More than ever, in movies, small is beautiful. The blockbusters keep spewing out their predictable fare of frenzied action, unbounded violence, and heaving nudity; their success is not to their credit, merely to the debit of dumbed-down audiences. That is where charming small films come in as rescuers: Enchanted April or Tea With Mussolini, A Walk on the Moon or the much tougher Dreamlife of Angels. Now comes My Life So Far, a notch or two below, but still delightful and heartily recommendable.
The film is based on a section of Son of Adam, the childhood memoir of Sir Denis Forman, television executive and Royal Opera bigwig. The very setting is a winner: the home of the Pettigrews, Kiloran House, at Loch Fyne in the Scottish Highlands. The house is a cheeky blend of medieval castle and Edwardian mansion; its attics harbor legendary demons; in the woods bordering its lawns, the Hairy Man is roaming. Missing only is a monster in the loch.
The story is chiefly that of ten-year-old Fraser and his eccentric inventor father, Edward, a veritable volcano of mostly useless inventions. But there are also Gamma (Granny) Macintosh, the matriarch and sometimes-benevolent tyrant; her ruthlessly acquisitive son, Uncle Morris to the six Pettigrew kids; and Moira, Edward's loving wife and a devoted mother.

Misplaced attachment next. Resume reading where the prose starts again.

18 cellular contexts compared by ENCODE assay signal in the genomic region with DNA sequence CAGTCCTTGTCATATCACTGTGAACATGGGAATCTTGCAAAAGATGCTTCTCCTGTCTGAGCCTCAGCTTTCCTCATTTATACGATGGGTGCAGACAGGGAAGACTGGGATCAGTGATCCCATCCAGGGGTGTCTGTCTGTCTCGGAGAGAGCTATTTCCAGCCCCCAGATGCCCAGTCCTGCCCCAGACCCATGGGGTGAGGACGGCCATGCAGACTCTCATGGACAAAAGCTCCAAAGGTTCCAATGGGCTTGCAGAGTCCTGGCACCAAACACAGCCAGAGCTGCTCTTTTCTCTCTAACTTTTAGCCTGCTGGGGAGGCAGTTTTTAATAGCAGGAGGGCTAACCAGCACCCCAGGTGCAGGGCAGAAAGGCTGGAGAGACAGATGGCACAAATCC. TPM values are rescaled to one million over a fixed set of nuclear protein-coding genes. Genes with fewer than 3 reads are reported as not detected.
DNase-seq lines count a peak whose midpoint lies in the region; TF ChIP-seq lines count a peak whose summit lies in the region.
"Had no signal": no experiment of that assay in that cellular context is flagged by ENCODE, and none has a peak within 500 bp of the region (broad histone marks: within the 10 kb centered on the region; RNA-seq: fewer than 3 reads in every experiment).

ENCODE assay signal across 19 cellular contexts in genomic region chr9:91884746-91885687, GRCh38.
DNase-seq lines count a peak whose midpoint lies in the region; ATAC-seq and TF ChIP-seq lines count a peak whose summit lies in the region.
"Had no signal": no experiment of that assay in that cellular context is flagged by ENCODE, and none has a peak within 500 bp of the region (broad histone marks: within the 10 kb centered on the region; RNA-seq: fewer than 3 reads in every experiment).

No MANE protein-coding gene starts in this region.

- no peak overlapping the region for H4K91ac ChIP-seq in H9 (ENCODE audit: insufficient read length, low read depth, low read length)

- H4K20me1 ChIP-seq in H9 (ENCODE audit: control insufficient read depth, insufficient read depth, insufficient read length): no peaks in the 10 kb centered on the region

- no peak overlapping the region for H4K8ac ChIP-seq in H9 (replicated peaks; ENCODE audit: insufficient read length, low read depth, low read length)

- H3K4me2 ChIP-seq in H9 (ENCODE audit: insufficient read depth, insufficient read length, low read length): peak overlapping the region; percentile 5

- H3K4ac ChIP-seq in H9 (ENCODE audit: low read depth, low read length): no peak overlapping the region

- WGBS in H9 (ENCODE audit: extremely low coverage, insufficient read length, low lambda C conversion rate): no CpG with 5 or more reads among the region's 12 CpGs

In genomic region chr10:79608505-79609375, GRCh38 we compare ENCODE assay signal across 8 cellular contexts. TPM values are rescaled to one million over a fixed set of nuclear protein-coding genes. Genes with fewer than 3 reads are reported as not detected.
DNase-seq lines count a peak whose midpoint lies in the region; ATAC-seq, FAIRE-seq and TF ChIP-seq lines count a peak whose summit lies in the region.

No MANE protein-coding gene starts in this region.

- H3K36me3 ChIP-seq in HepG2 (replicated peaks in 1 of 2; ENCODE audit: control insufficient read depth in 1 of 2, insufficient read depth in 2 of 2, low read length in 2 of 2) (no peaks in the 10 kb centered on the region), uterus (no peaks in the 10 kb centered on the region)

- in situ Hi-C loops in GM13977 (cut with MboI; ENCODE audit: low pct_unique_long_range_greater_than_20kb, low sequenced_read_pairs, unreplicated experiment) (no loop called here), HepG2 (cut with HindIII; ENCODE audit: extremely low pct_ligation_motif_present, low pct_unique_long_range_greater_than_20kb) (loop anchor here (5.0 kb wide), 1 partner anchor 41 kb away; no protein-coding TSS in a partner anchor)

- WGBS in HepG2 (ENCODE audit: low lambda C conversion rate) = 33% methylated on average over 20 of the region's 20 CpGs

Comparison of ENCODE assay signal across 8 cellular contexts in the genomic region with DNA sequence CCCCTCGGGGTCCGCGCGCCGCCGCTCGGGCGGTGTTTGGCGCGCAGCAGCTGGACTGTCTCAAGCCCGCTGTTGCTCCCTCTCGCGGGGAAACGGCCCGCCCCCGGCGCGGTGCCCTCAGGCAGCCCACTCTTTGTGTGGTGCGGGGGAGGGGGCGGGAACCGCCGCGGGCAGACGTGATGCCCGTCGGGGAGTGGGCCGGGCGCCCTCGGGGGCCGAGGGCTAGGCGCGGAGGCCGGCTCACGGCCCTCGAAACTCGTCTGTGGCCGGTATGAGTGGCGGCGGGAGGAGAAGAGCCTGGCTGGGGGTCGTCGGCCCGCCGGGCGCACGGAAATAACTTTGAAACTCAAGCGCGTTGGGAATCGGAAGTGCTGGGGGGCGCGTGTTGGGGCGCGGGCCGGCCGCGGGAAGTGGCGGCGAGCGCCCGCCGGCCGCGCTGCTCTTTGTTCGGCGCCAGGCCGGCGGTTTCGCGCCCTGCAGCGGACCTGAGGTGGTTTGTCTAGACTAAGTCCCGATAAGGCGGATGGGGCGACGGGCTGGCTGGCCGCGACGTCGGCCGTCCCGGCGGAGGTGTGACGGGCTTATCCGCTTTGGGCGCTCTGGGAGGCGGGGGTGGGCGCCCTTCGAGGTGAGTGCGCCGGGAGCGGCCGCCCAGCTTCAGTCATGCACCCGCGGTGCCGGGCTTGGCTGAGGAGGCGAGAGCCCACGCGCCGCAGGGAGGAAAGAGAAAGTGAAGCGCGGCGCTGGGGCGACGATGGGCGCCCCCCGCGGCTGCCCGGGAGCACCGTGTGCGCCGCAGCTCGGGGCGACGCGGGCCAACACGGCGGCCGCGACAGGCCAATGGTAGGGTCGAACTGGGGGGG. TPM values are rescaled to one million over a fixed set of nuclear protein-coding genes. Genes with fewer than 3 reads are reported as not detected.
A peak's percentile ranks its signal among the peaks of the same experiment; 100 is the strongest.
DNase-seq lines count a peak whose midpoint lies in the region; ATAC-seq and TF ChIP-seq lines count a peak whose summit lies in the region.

My Life So Far begins further back, though -- when Fraser, still a toddler, escapes to the roof, crawling about blithely in mortal danger as the family rushes around below trying frantically to retrieve him. The scene establishes the movie's ability to sound two notes simultaneously: comedy and suspense. When Edward climbs onto the roof, he communicates with the preverbal Fraser in their cherished dog language: A droll barking duet helps return the tot to the fold.
Edward revels in splendid contradictions. He is stern and teddy-bearish, puritanical and permissive, dedicated and outrageous by turns. He lives amid a congeries of abandoned inventions, some finished, some not -- everything from a four-foot metal foghorn for communicating with the kitchen downstairs to a disastrous rubber wading outfit and a set of outlandish pyramidal speakers to enhance the gramophone. This last will be a battleground between him, a Beethoven fanatic, and Fraser, a zealous convert to jazz, which his father abominates.